The aftermarket and publishing world move at a rapid pace when it comes to project vehicles. As new parts, or new vehicles are introduced, many shops will race to test new parts, and find out how to best utilize them for its customers. The same is true of the publishing world. We tend to build project cars quickly, testing numerous parts, and building some awesome cars in a relatively short time-frame. Unfortunately, unless you have a big bankroll, this doesn’t mimic what most enthusiasts can do.
The team over at Brenspeed recently took some time to step back and look at long term projects, and customer goals. Brenspeed put together a video focusing on one particular customer’s car, a 2008 Bullitt Mustang. That car has gone from bolt-ons to over 1,000 hp in its seven year lifespan. Like many enthusiast projects it didn’t always stat out with the end in mind.
The video highlights the parts and the uniqueness of this particular Mustang build. For many enthusiasts a car is like a thumbprint. The parts, the styling, everything about the car is unique to the owner and his or her tastes. We’re going to dig deeper into some long term projects with Brenspeed in the coming months, but for now, Brenspeed’s main man Brent White sat down with us to answer five questions about keeping your eye on the prize, and building the Mustang of your dreams, with a specific focus on the Mustang featured in this video.
Q. Clearly a lot of time and thought went into this Mustangs transformation. Was the final product the plan throughout the entire build?
A. Over the last 7 years the transformation of this Mustang has been a long term commitment between Mr. Honaker of Tennessee and Brenspeed. I would say every year the plan changed. Neither of us thought even two years ago the car would be at the level it is today.
Q. You mention goals changing in the video is that what you mean about the plan changing. How often does that happen?
A. It can happen a lot if your car is a long-term investment. Anytime we build a car you have a few major obstacles that need to be overcome before you can start. Budget, goals, and type of use all determine how a car is going to be built. Those three things guide us on how to achieve the goal. I would say a large group of clients do not know the long term goal. Life changes, budget changes, and trends change. You might be in drag racing mode one year so that is how your car gets built but then two years later you might have a love of the road course.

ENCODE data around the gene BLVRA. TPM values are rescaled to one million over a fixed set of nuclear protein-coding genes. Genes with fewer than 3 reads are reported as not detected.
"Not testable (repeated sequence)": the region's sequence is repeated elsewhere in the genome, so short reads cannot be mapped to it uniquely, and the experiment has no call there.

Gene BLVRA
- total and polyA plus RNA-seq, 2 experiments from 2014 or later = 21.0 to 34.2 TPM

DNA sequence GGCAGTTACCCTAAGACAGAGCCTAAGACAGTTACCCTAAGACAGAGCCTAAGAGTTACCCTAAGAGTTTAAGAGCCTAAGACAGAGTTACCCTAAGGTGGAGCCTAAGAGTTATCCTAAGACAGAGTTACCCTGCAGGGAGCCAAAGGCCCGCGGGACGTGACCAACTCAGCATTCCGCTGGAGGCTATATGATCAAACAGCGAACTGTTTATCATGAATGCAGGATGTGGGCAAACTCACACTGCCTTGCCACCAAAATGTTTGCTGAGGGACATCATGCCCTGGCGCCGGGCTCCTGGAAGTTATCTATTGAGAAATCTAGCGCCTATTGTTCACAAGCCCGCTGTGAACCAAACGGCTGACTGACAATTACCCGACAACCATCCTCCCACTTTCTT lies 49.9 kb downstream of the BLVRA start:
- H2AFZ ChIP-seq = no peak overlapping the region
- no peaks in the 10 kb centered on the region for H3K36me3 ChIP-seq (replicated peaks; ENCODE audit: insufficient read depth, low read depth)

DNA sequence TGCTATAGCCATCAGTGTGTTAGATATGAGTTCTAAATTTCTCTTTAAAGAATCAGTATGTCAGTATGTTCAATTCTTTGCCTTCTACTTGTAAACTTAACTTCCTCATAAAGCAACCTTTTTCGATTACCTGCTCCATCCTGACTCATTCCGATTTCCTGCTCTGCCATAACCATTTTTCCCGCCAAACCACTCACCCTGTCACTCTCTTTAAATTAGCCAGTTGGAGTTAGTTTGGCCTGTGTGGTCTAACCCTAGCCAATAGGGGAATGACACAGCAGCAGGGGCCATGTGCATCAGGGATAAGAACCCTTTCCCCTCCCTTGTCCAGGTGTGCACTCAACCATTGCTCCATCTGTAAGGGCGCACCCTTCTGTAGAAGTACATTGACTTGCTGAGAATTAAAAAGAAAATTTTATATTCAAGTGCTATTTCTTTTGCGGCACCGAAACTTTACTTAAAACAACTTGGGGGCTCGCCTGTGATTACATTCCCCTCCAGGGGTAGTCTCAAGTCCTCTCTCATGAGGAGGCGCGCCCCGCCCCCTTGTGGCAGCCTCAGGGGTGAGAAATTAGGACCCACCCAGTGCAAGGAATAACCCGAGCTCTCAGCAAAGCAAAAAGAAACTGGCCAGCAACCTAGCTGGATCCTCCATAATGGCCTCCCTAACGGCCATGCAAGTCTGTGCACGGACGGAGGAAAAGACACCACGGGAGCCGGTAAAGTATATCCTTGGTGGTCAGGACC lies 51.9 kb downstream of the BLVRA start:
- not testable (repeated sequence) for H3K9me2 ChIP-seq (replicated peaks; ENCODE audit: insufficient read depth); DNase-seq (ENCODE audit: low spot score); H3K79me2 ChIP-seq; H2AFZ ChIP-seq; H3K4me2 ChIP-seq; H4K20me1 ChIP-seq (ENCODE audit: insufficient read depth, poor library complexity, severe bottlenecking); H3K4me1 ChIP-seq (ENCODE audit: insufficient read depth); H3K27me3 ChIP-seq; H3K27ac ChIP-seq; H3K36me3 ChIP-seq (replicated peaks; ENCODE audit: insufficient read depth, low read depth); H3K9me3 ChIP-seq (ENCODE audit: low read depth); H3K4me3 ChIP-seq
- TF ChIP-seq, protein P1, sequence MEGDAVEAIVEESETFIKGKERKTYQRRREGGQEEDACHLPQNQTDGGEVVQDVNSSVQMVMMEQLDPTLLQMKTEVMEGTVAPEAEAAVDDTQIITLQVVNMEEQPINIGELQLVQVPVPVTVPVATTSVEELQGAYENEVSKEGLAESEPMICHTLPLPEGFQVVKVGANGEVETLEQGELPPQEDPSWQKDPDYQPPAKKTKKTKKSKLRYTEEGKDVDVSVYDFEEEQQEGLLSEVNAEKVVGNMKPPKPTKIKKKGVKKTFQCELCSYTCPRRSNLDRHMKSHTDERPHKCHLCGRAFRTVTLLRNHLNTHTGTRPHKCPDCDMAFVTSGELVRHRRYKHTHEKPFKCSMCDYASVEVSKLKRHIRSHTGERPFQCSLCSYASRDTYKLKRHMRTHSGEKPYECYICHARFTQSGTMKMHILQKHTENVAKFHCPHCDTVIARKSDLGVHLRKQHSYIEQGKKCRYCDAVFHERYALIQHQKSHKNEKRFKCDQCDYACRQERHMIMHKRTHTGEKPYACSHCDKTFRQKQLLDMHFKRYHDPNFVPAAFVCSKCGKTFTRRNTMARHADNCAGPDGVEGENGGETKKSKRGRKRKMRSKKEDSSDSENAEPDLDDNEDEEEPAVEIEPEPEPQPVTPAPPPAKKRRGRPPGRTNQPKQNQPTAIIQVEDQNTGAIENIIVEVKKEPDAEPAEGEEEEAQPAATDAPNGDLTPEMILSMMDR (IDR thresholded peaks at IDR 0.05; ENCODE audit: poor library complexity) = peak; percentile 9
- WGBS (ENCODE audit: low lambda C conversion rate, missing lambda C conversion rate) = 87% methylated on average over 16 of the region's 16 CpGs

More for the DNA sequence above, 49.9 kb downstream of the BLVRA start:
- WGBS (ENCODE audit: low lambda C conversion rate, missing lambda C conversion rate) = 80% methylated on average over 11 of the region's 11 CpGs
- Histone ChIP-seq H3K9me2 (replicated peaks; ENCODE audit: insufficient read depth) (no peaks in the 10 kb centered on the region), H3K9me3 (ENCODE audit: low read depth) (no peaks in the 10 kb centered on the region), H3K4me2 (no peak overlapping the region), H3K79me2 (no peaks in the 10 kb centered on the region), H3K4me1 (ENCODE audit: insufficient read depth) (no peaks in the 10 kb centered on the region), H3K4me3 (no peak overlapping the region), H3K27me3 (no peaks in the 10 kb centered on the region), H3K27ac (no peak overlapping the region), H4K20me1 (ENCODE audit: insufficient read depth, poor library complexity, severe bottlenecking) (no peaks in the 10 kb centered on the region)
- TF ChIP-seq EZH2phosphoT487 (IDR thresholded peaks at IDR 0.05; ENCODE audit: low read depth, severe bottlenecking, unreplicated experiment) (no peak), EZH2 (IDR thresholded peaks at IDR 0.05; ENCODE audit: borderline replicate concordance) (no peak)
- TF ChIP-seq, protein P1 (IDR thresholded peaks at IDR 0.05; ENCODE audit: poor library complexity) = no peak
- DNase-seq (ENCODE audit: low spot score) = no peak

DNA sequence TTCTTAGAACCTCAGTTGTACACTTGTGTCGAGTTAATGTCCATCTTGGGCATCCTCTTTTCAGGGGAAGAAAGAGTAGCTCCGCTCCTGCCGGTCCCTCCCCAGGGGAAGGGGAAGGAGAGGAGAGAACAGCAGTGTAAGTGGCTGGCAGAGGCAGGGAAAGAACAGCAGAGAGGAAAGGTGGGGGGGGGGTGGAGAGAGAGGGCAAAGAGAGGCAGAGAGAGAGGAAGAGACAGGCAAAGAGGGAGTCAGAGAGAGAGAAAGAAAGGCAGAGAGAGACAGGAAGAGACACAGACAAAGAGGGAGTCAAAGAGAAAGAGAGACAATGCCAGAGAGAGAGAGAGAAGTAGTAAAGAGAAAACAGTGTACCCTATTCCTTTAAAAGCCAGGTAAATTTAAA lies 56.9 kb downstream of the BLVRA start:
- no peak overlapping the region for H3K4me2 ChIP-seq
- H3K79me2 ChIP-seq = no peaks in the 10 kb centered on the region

Q. What is the most important; a client’s budget or goals?
A. They both are equally important. You need to be honest with yourself on budget. Sometimes I get “I don’t have a budget”. That is really never true unless maybe you are Trump. We typically will not quote a build without knowing a budget. If we know the true budget we can put a build together to either meet a goal or part of the goal. These builds don’t always happen overnight and more times than not it will be done in steps as a budget allows.
Q. What would be an example of a goal?
A. We like to know what a client does with car. Car shows, drag racing, road racing, daily driver, and just a cruiser are all examples of how somebody uses the car. That guides us in a direction. I would absolutely use different parts if a car was only raced vs. raced one time a year. We can’t make you happy if we don’t understand what you enjoy. If you are somebody that want’s a low 10 second car, wants a 1.4 60 foot time with the tires off the ground, does not want anything to break, but also does not want the car to have more NVH (Noise, Vibration, and Harshness) than off the showroom floor I need to know that because you are not likely going to enjoy the sounds the suspension makes I would suggest using. We need to sort that stuff out before it is on the car. It may sound crazy, but honestly I have some clients that think just aftermarket lower control create a large NVH increase, and others that can’t hear anything with a full suspension change.
Q. Do you have any advice you want to leave with enthusiasts looking to build their dream car?
A. Absolutely. Upgrading your car is exactly that, an upgrade. It does not make it indestructible. Leave room in your budget for maintenance and repairs. This is especially true when getting into really high horsepower. Be honest with yourself on achievable goals and remember your car can be built in steps with an end goal in mind. I would say that is how it is most often done and we love doing it.